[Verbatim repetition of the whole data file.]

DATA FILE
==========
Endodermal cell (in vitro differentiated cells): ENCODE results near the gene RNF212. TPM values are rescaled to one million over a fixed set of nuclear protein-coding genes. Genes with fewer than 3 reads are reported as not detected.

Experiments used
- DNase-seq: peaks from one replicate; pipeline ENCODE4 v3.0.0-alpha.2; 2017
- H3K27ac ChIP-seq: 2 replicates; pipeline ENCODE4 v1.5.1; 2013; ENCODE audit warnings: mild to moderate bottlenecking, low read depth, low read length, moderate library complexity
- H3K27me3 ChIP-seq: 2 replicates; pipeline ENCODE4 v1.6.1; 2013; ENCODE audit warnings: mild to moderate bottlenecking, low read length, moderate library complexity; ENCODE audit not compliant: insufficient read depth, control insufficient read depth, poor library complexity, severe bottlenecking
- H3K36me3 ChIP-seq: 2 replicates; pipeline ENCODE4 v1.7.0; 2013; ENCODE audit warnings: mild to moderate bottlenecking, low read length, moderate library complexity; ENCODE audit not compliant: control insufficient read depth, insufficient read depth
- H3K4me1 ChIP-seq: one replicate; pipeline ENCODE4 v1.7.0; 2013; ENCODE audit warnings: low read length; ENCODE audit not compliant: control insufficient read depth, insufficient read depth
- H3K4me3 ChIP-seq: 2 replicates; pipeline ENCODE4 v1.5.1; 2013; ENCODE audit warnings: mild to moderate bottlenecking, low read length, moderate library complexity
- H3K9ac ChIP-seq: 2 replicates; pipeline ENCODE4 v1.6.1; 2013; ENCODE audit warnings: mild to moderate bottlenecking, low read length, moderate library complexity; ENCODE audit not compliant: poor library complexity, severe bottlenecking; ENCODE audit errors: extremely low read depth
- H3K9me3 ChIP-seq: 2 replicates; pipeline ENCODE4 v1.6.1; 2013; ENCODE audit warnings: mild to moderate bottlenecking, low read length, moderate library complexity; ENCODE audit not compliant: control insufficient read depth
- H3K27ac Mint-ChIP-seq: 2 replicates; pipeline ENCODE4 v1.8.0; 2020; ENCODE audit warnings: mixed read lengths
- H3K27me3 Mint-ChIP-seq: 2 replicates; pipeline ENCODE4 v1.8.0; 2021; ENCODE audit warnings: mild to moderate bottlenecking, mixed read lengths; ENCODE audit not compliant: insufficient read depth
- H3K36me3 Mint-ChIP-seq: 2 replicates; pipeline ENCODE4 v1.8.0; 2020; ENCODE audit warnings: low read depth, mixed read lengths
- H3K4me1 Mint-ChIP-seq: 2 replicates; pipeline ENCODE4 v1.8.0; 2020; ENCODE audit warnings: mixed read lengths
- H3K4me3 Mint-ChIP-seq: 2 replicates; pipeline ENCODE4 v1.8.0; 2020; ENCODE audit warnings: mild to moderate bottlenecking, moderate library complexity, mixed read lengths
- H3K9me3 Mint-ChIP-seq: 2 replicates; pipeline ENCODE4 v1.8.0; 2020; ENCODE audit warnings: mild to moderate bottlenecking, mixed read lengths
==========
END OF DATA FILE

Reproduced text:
Endodermal cell (in vitro differentiated cells): ENCODE results near the gene RNF212. TPM values are rescaled to one million over a fixed set of nuclear protein-coding genes. Genes with fewer than 3 reads are reported as not detected.

Experiments used
- DNase-seq: peaks from one replicate; pipeline ENCODE4 v3.0.0-alpha.2; 2017
- H3K27ac ChIP-seq: 2 replicates; pipeline ENCODE4 v1.5.1; 2013; ENCODE audit warnings: mild to moderate bottlenecking, low read depth, low read length, moderate library complexity
- H3K27me3 ChIP-seq: 2 replicates; pipeline ENCODE4 v1.6.1; 2013; ENCODE audit warnings: mild to moderate bottlenecking, low read length, moderate library complexity; ENCODE audit not compliant: insufficient read depth, control insufficient read depth, poor library complexity, severe bottlenecking
- H3K36me3 ChIP-seq: 2 replicates; pipeline ENCODE4 v1.7.0; 2013; ENCODE audit warnings: mild to moderate bottlenecking, low read length, moderate library complexity; ENCODE audit not compliant: control insufficient read depth, insufficient read depth
- H3K4me1 ChIP-seq: one replicate; pipeline ENCODE4 v1.7.0; 2013; ENCODE audit warnings: low read length; ENCODE audit not compliant: control insufficient read depth, insufficient read depth
- H3K4me3 ChIP-seq: 2 replicates; pipeline ENCODE4 v1.5.1; 2013; ENCODE audit warnings: mild to moderate bottlenecking, low read length, moderate library complexity
- H3K9ac ChIP-seq: 2 replicates; pipeline ENCODE4 v1.6.1; 2013; ENCODE audit warnings: mild to moderate bottlenecking, low read length, moderate library complexity; ENCODE audit not compliant: poor library complexity, severe bottlenecking; ENCODE audit errors: extremely low read depth
- H3K9me3 ChIP-seq: 2 replicates; pipeline ENCODE4 v1.6.1; 2013; ENCODE audit warnings: mild to moderate bottlenecking, low read length, moderate library complexity; ENCODE audit not compliant: control insufficient read depth
- H3K27ac Mint-ChIP-seq: 2 replicates; pipeline ENCODE4 v1.8.0; 2020; ENCODE audit warnings: mixed read lengths
- H3K27me3 Mint-ChIP-seq: 2 replicates; pipeline ENCODE4 v1.8.0; 2021; ENCODE audit warnings: mild to moderate bottlenecking, mixed read lengths; ENCODE audit not compliant: insufficient read depth
- H3K36me3 Mint-ChIP-seq: 2 replicates; pipeline ENCODE4 v1.8.0; 2020; ENCODE audit warnings: low read depth, mixed read lengths
- H3K4me1 Mint-ChIP-seq: 2 replicates; pipeline ENCODE4 v1.8.0; 2020; ENCODE audit warnings: mixed read lengths
- H3K4me3 Mint-ChIP-seq: 2 replicates; pipeline ENCODE4 v1.8.0; 2020; ENCODE audit warnings: mild to moderate bottlenecking, moderate library complexity, mixed read lengths
- H3K9me3 Mint-ChIP-seq: 2 replicates; pipeline ENCODE4 v1.8.0; 2020; ENCODE audit warnings: mild to moderate bottlenecking, mixed read lengths